See the few words on the first picture, on the left? The full sentence Pensar con el corazon (think with your heart) is by Elliot Tupac: a Peruvian screen-printing and lettering artist who pioneered was is called chicha art. If you are familiar with South America, you may know it as a fermented corn drink. It also is, in Peru, as music genre: think folk tunes energised with electric guitars, synthetisers and quite a beat to it. It was a cultural revolution. It also brought a class gap: this is street music, too loud, too vibrant. Chica posters, which appeared in the 80s, is the painted version of that fireworks feeling. Being well versed in calligraphy and screen printing, Tupac elevated it to masterpieces, now commissioned all over the world.
It’s impossible to detail all the pieces in that street. Limeno Yandy Graffer (mentioned further up) is the street artist behind the fisherman and his horse. Note the origami style boat on his forehead, one of his trade marks.You might recognise Ale Wendorff’s (mentioned further up too) style in the woman holding a child. Nobody quite agrees in the number of eyes in that fresco… What else? The dancing animal in gold and flame colours (a favourite background for selfies) was added by Eduardo Yaguas, a historian also recognised as one of the authors of reference today for comics and illustration in Latin America. The surf piece is by Renzo Ortega who started his artistic carreer in Peru before immigrating to the US. His illustrations often reflect his experience of life as a migrant, the crossing of one culture to another. The last one, at the very top of the stairs, by Collectivo MDH has a lovely story: it portrays Mrs Victoria, an aged woman who had never seen the sea, her moved, dreamy gaze captured at that precise moment…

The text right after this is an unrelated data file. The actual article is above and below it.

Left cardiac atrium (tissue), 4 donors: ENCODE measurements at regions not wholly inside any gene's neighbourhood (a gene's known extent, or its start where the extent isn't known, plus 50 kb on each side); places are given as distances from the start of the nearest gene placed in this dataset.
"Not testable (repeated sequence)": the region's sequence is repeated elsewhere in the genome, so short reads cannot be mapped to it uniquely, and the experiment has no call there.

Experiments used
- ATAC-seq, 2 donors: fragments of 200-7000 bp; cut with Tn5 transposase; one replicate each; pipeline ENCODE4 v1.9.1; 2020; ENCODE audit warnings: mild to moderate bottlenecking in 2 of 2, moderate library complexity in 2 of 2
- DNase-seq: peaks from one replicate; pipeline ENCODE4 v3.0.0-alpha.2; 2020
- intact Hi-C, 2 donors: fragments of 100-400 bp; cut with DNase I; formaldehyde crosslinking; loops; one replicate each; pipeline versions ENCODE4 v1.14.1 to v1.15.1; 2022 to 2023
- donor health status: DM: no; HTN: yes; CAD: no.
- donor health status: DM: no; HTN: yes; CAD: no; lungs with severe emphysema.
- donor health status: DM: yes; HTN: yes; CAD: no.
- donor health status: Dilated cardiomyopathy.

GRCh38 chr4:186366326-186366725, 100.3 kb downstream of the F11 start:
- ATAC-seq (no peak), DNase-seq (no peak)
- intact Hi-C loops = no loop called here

BAJADA DE BANOS STREET (FROM ORAYA PASAJE TO THE SEASIDE)
A few pieces on that side, though mostly not signed. The Picasso like one is a collaboration between 3 artists. Pesimo (mentioned further up) very often works with Entes (in Lima and all around the world). Chilean artist Eaile (his name, Elias, backwards) joined in on this one.
EL GATO TULIPAN (BAJADA DE BANOS, 350)
This cultural association combining an art gallery, musical space and café really did steal our heart. Make sure you order a hot drink and make your way to the rooftop: there are a few vintage sofas and tables there, cats delighted to be cuddles and a good view on street art…
MIRADOR CATALINA RECAVARREN
Another good spot with a view of the stairs. There are a few restaurants there too, bonus!
BAJADA DE BANOS STREET (FROM ORAYA PASAJE TO AV. SAN MARTIN)
Coming from the Bridge of Sighs, you will first see the bridge on which Elliot Tupac (see Chicha art, mentioned further up) painted Equilibrio (balance). Entes and Pésimo (mentioned further up) must have been rather fond of the location as they did a few pieces here, the most iconic being the under of the bridge depicting a wide range of character, some in daylight, the other on the other side of the world, enjoying a starry night. Their friend Saile added its own mural an enigmatic fairy tale featuring a frog turning into two beautiful women, twins, it seems. The girl with purple hair is by Oz Montania is a Paraguayan street artist wo has greatly helped put his country’s street art on the map with his multi-facetted compositions. Just a heads up: the stunning variety of backgrounds in that areas makes it a fashion photoshoots magnet.
Seen any new murals? Let us know and we will add them to the Google Map!